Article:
An alternative solution comes from more cell phones including Wi-Fi access, and being able to make calls over the Wi-Fi network. Some phones can also act as wireless links to the Internet for travelers’ laptops; Palm®, for example, recently announced that its Palm Pre™ cell phone can download an application to let it act as a Wi-Fi hotspot for up to five separate laptops at once. For some systems it’s also becoming possible to download an application to a cell phone that lets it connect over the Wi-Fi network to the hotel PBX, thereby becoming the room extension. The end result of all of these options is obvious: more demand on the Wi-Fi network.
The telephone network carriers aren’t very happy about this either, as hotel-installed cell phone service extensions can boost call traffic well past what they planned for when installing their towers. On the other hand, working with the carriers directly to extend their service inside hotel buildings is frequently both expensive and time-consuming.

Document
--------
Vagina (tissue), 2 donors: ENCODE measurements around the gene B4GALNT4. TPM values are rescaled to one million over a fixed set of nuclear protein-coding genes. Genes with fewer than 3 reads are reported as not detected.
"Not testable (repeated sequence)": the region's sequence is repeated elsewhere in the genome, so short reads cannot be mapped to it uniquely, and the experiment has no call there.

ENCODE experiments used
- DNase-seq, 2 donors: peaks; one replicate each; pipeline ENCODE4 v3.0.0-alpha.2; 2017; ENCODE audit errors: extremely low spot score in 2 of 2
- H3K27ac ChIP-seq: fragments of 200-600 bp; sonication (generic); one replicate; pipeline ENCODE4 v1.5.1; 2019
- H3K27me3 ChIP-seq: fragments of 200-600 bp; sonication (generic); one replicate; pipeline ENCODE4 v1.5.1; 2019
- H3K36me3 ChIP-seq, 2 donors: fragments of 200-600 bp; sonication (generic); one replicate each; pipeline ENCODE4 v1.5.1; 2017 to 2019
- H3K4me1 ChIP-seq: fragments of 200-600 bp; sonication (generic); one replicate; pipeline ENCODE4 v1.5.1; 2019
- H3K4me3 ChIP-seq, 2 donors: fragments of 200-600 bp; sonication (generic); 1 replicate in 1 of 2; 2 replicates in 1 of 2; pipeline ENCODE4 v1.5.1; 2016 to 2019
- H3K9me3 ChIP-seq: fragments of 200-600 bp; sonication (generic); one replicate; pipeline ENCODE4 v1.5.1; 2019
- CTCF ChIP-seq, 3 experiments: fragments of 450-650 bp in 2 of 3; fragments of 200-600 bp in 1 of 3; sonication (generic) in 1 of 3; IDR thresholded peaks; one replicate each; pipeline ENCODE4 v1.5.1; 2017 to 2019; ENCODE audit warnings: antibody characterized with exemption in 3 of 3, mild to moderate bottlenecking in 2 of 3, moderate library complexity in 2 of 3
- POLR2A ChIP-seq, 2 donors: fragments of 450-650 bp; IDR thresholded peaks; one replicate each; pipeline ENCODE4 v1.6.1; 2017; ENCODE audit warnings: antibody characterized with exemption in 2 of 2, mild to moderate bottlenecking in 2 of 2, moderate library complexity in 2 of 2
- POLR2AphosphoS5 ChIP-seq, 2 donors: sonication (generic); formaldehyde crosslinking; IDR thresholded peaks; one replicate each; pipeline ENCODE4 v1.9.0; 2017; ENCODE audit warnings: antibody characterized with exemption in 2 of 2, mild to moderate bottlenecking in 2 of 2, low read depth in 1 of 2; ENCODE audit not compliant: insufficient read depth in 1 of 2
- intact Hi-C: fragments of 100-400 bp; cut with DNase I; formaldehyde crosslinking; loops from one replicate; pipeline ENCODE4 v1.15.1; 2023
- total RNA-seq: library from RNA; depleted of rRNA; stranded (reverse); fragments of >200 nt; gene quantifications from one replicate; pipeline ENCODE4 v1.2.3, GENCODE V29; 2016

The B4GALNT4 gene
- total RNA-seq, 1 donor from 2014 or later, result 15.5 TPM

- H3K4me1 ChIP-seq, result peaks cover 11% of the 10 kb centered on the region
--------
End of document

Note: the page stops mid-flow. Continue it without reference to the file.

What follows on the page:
While retrofitting Wi-Fi has historically been a challenge, mesh network equipment such as that from Ruckus has shown major improvements in coverage at lower cost, as it reduces the need to provide wired service to each access point. It can also reduce in-room wiring costs by streaming IPTV signals direct to an Internet-capable TV display. Hopefully strong customer demand will produce similar developments for cell phone coverage, perhaps in the form of combination wireless access points providing both Wi-Fi and cell phone services. The carriers are already faced with having to expand their network coverage and bandwidth to cater to existing mobile customer demand, but this will take a while. Consequently, short-term improvements in hotel cell phone reception seem to lie with the Wi-Fi options.
All of this interest in Internet-sourced entertainment has the potential to change the requirements for guestroom TVs and their infrastructure as well, of course, and it will be interesting to see how the current PPV providers offer new service combinations to meet the changing demand. It’s definitely an option at the moment for a hotel to do without PPV services completely, and just provide Internet access and local off-air free-to-guest HD TV channels, and in that case there’s no need for specialized TV displays incorporating encryption modules to prevent piracy of the program content.